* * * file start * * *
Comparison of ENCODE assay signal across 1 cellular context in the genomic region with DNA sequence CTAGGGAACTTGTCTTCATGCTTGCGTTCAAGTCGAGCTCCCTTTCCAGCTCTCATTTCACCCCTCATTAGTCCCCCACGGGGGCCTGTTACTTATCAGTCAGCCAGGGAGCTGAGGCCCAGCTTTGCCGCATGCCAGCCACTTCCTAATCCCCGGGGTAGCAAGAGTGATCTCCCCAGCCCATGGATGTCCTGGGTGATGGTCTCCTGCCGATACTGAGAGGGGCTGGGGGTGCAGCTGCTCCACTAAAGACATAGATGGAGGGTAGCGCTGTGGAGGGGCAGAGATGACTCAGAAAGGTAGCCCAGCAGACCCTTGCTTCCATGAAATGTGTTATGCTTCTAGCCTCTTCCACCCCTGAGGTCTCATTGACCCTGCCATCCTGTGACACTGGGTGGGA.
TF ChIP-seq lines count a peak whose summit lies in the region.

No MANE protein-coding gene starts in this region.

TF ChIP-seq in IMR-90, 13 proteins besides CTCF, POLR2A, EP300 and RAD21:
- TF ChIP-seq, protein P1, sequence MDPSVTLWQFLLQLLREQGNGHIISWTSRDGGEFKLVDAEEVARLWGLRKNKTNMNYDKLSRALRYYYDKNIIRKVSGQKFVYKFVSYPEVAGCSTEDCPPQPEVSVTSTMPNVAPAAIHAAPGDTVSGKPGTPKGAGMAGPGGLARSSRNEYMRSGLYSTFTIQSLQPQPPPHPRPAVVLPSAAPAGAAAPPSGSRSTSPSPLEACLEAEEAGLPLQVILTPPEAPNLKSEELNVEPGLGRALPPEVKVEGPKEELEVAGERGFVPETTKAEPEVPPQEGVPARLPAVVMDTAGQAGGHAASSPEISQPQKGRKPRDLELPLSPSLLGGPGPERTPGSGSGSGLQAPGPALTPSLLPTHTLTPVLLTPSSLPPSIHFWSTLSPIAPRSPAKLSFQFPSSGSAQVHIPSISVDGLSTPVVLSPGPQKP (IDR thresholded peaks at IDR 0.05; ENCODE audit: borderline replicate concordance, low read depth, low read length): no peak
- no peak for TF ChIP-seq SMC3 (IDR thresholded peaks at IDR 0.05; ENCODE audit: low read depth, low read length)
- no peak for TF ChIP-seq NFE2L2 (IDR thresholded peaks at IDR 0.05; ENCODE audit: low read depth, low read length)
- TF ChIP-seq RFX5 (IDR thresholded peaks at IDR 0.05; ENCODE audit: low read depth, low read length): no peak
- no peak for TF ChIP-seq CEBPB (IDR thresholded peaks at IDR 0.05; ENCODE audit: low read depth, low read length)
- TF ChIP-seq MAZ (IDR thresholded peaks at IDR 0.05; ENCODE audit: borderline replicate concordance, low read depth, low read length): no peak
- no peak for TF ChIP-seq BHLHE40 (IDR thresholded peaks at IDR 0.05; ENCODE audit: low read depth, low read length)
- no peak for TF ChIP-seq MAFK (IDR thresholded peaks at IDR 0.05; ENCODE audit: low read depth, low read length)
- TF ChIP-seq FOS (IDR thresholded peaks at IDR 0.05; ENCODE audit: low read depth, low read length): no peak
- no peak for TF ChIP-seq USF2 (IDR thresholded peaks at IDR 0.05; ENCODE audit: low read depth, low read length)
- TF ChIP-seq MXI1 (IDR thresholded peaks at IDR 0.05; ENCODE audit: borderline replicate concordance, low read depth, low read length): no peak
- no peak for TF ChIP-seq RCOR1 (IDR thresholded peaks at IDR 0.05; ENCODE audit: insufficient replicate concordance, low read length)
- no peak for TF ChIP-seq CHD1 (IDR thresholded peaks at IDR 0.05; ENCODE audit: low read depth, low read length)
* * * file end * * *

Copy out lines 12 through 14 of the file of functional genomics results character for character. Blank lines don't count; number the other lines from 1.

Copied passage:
- no peak for TF ChIP-seq MAFK (IDR thresholded peaks at IDR 0.05; ENCODE audit: low read depth, low read length)
- TF ChIP-seq FOS (IDR thresholded peaks at IDR 0.05; ENCODE audit: low read depth, low read length): no peak
- no peak for TF ChIP-seq USF2 (IDR thresholded peaks at IDR 0.05; ENCODE audit: low read depth, low read length)